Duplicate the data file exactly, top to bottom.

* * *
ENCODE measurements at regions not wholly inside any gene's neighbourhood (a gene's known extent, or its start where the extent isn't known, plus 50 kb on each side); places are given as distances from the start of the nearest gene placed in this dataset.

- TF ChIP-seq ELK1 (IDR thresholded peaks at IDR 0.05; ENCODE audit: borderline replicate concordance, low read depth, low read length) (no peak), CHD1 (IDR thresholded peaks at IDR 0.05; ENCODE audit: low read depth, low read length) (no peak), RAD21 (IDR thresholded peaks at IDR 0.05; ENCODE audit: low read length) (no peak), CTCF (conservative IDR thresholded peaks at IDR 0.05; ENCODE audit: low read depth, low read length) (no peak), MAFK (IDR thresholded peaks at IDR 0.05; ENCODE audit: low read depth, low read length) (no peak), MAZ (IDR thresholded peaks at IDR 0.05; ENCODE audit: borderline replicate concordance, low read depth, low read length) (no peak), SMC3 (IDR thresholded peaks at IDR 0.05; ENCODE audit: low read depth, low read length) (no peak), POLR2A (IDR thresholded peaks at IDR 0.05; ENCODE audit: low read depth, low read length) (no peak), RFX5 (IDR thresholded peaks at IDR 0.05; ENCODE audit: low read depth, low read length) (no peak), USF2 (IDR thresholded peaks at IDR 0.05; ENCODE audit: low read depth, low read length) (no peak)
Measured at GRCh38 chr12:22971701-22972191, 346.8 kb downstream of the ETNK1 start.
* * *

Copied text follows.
ENCODE measurements at regions not wholly inside any gene's neighbourhood (a gene's known extent, or its start where the extent isn't known, plus 50 kb on each side); places are given as distances from the start of the nearest gene placed in this dataset.

- TF ChIP-seq ELK1 (IDR thresholded peaks at IDR 0.05; ENCODE audit: borderline replicate concordance, low read depth, low read length) (no peak), CHD1 (IDR thresholded peaks at IDR 0.05; ENCODE audit: low read depth, low read length) (no peak), RAD21 (IDR thresholded peaks at IDR 0.05; ENCODE audit: low read length) (no peak), CTCF (conservative IDR thresholded peaks at IDR 0.05; ENCODE audit: low read depth, low read length) (no peak), MAFK (IDR thresholded peaks at IDR 0.05; ENCODE audit: low read depth, low read length) (no peak), MAZ (IDR thresholded peaks at IDR 0.05; ENCODE audit: borderline replicate concordance, low read depth, low read length) (no peak), SMC3 (IDR thresholded peaks at IDR 0.05; ENCODE audit: low read depth, low read length) (no peak), POLR2A (IDR thresholded peaks at IDR 0.05; ENCODE audit: low read depth, low read length) (no peak), RFX5 (IDR thresholded peaks at IDR 0.05; ENCODE audit: low read depth, low read length) (no peak), USF2 (IDR thresholded peaks at IDR 0.05; ENCODE audit: low read depth, low read length) (no peak)
Measured at GRCh38 chr12:22971701-22972191, 346.8 kb downstream of the ETNK1 start.